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Crucifixion in the Ancient World

By Dr. Richard P. Bucher

Our most valuable source of information about crucifixions, of course, comes from the four Gospels. For there, in minute detail, we hear of the crucifixion of Jesus of Nazareth, as is well known. But another valuable source of information about the practice of crucifixion is ancient Greek and Roman literature. Though the Greeks and Romans did not write about crucifixion frequently, they wrote about it often enough to supply important data about this method of execution.

The Romans did not invent crucifixion as a method of execution, though it seems that they perfected it. On the basis of the writings of the Greek author Herodotus, it seems that the Persians were the first to use crucifixion (Herodotus 1:128.2; 3:125.3; 3:132.2; 3:159.1). For example, Herodotus tells us that King Darius (mentioned in the Bible) had 3000 Babylonians crucified in about 519 B.C. (4:43.2,7; 6:30.1; 7:194.1). The sources reveal that, two centuries later, Alexander the Great also used crucifixion in his conquests. For example in his History of Alexander, Curtius Rufus tells us that Alexander had 2000 citizens of Tyre crucified after he had conquered that city (4:4.17). The Romans eventually conquered the Greeks (Carthaginians) and it was from them that the Romans probably learned crucifixion. However, as the Romans themselves were fond of noting, crucifixion was also used by many "barbarian" peoples, such as Indians, the Assyrians, the Scythians, and the Celts. It was also later used by the Germans and the Britains (For the exact sources, see Martin Hengel, Crucifixion, trans. John Bowden (Philadelphia: Fortress Press, 1977), 22-23).

We moderns still recoil with horror when we hear of Christ's crucifixion. But what did the ancients think of crucifixion? They considered it to be the most shameful, the most painful, and the most abhorrent of all executions. The Roman statesman Cicero called it "the most cruel and disgusting penalty" (Verrem 2:5.165) and "the most extreme penalty" (Verrem 2:5.168). The Jewish historian Josephus, who certainly witnessed enough crucifixions himself, called it "the most wretched of deaths." The Roman jurist Julius Paulus listed crucifixion in first place as the worst of all capital punishments, listing it ahead of death by burning, death by beheading, or death by the wild beasts. And from Seneca we have this quotation, which is one of the most unique descriptions of a crucifixion in non-Biblical literature:

  • Can anyone be found who would prefer wasting away in pain dying limb by limb, or letting out his life drop by drop, rather than expiring once for all? Can any man by found willing to be fastened to the accursed tree, long sickly, already deformed, swelling with ugly wounds on shoulders and chest, and drawing the breath of life amid long drawn-out agony? He would have many excuses for dying even before mounting the cross (Dialogue 3:2.2).

The ancients considered death by crucifixion to be not just any execution, but the most obscene, the most disgraceful, the most horrific execution known to man.

How common was crucifixion in the ancient world? Quite common, at least among the Romans. Though Roman law usually spared Roman citizens from being crucified, they used crucifixion especially against rebellious foreigners, military enemies, violent criminals, robbers, and slaves. In fact slaves were so routinely crucified that crucifixion become known as the "slaves' punishment" (servile supplicium; see Valerius Maximus 2:7.12). Appian tells us that when the slave rebellion of Spartacus was crushed, the Roman general Crassus had six thousand of the slave prisoners crucified along a stretch of the Appian Way, the main road leading into Rome (Bella Civilia 1:120). As an example of crucifying rebellious foreigners, Josephus tells us that when the Romans were besieging Jerusalem in 70 A.D. the Roman general Titus, at one point, crucified five hundred or more Jews a day. In fact, so many Jews were crucified outside of the walls that "there was not enough room for the crosses and not enough crosses for the bodies" (Wars of the Jews 5:11.1).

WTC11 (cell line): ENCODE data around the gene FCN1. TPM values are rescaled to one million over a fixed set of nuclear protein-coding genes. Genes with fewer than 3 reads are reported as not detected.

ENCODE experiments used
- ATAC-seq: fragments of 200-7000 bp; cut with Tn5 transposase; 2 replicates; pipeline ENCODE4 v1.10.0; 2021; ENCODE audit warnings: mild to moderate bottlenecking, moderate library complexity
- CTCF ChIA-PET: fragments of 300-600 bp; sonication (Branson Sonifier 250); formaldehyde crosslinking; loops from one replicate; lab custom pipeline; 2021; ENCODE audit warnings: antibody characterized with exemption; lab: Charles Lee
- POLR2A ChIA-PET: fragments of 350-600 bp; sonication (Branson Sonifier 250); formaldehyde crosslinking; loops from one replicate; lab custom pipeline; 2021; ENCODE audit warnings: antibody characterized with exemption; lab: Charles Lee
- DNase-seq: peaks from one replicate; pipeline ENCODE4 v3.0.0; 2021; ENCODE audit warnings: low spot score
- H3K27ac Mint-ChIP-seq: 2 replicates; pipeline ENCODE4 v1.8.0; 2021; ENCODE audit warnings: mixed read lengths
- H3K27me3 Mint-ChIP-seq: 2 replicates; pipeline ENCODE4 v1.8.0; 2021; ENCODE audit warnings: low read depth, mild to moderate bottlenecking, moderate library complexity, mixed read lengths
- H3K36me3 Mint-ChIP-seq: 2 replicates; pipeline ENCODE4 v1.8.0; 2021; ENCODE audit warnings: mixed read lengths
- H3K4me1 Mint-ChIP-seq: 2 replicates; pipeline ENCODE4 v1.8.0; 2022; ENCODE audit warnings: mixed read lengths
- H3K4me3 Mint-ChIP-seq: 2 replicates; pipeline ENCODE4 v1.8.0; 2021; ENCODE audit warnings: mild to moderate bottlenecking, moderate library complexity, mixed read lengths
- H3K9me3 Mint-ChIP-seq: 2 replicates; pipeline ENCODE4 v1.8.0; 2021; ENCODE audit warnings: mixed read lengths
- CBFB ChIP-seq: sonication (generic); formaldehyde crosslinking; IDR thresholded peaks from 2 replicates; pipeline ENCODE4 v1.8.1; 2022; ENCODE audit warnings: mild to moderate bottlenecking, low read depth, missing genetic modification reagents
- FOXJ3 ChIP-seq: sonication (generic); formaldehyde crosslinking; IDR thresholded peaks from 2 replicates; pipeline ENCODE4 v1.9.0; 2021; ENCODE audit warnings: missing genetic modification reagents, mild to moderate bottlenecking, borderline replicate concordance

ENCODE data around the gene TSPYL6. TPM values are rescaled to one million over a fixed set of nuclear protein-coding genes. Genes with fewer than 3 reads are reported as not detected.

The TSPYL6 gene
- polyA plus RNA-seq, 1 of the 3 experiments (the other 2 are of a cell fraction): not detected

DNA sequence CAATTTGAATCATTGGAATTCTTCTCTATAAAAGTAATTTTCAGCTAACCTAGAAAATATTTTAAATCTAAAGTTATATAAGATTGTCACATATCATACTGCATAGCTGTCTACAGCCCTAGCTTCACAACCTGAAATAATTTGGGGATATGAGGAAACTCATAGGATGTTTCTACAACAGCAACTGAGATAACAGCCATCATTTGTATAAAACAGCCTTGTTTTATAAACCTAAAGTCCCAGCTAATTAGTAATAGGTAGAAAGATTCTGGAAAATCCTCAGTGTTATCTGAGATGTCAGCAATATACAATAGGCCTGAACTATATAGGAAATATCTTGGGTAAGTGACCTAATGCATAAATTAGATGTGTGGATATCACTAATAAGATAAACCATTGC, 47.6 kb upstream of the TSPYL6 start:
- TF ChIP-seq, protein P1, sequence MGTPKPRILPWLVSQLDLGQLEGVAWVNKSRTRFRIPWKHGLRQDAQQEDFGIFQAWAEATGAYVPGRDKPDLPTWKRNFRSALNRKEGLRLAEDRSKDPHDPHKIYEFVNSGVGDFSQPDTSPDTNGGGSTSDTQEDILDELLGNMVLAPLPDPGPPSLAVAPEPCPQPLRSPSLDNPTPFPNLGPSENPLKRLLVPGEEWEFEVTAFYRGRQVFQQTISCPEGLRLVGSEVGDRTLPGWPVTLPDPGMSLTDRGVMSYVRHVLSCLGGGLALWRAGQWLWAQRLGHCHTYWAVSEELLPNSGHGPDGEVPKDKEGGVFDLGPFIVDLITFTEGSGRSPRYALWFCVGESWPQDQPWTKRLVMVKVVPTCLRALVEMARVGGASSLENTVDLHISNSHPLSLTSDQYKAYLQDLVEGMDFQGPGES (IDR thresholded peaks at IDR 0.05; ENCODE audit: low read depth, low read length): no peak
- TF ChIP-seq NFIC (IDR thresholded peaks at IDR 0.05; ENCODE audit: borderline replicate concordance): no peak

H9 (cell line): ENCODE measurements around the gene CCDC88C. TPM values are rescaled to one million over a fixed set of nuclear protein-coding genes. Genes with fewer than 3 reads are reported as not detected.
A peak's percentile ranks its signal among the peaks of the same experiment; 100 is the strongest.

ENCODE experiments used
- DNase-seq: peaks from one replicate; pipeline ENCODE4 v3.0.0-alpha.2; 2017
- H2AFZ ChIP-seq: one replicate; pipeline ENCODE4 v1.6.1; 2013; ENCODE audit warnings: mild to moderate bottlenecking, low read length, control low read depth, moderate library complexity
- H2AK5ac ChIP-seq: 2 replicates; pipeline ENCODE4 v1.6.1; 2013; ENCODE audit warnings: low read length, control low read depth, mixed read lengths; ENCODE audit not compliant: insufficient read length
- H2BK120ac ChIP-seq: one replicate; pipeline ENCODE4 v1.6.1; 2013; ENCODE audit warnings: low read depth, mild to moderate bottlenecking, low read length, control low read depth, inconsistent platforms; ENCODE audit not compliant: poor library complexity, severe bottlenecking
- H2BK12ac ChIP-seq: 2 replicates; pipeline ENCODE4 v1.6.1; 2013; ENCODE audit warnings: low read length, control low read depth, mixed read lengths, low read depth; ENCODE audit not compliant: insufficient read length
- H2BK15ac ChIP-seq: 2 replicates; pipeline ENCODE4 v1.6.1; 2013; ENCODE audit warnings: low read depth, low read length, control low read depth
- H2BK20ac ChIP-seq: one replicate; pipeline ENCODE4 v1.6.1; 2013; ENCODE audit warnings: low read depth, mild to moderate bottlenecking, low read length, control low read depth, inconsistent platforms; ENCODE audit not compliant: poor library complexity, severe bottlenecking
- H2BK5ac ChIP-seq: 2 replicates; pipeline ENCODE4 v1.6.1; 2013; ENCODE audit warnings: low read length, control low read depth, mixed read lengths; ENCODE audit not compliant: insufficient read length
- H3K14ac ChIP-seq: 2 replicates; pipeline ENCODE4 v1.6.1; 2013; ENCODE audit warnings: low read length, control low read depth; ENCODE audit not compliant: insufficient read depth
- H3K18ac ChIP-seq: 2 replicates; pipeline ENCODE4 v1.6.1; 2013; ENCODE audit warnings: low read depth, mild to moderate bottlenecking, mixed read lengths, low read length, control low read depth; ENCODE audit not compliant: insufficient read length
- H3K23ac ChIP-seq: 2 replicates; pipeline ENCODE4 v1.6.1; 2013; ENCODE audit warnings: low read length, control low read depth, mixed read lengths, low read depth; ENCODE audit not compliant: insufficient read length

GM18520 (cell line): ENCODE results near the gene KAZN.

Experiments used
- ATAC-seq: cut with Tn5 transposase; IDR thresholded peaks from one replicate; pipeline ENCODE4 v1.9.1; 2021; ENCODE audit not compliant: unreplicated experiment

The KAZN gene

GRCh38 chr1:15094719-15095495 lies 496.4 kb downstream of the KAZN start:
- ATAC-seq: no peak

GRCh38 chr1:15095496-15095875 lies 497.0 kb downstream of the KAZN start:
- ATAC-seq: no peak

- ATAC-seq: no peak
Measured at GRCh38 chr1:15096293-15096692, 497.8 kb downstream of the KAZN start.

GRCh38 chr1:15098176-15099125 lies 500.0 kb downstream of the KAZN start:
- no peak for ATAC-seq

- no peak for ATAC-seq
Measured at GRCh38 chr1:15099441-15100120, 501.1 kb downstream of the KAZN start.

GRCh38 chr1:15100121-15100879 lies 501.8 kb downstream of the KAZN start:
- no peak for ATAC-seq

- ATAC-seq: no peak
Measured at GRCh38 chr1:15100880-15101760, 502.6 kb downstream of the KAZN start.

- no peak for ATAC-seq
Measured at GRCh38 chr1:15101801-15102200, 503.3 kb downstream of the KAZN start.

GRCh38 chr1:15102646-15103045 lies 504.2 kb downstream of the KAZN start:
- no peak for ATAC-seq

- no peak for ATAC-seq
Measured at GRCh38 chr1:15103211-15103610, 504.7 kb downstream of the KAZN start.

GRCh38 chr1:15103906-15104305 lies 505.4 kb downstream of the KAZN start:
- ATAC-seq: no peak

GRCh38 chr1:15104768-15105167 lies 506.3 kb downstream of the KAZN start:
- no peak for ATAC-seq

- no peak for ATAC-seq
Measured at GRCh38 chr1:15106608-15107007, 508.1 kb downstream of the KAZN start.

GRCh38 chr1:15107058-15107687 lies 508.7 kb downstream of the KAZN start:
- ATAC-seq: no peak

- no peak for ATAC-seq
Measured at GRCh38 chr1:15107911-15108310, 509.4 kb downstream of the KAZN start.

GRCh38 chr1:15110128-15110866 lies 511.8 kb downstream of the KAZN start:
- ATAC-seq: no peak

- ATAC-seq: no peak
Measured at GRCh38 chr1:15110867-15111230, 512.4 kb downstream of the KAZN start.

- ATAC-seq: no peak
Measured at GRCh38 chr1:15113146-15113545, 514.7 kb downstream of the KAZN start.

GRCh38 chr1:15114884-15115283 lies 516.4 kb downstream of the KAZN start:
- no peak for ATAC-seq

How was crucifixion actually carried out? The first thing we learn from the sources is that there was great variety in the way crucifixions were done. The main thing was to expose the victim to the utmost indignity. The Romans appear to have followed the same procedure in most cases, but even they departed from this at times. Seneca points to this reality when he writes in one place, "I see crosses there, not just of one kind but made in many different ways: some have their victims with head down to the ground; some impale their private parts; others stretch out their arms on the gibbet" (Dialogue 6:20.3).

So what form did a more normal crucifixion take? First came the flogging or scourging. The flogging usually was done by two soldiers using a short whip (flagrum, flagellum) that had several leather thongs of different lengths. Tied to these leather thongs were small iron balls or sharp pieces of sheep bones. The victim was stripped of his clothing and his hands were tied above him to a post. The back, legs and buttocks would then be flogged until the person collapsed. With the back and legs thus torn open there would be extensive blood loss. This blood loss from the flogging often determined how long it took the crucified person to die on the cross. The fact that Jesus was not able to carry his cross all the way, and the fact that he died in six hours, indicates that this flogging must have been especially severe. The ancient sources tell us that many some people died just from the flogging.

Next the condemned man was made to carry his own cross to the place of crucifixion outside the city walls. This was not the whole cross, however, which probably would have weighed well over 300 pounds. The condemned man typically carried the crossbeam (patibulum) across his shoulders, shoulders that had just been ripped open by the flogging. This crossbeam would have weighed from 75-125 pounds. This procession to the site of crucifixion was ordinarily led by a complete military guard, headed by a centurion. A sign (titulus) which told what the condemned man was guilty of, was sometimes carried by a soldier and sometimes put around the condemned man's neck. Later this sign would be attached to the top of the cross.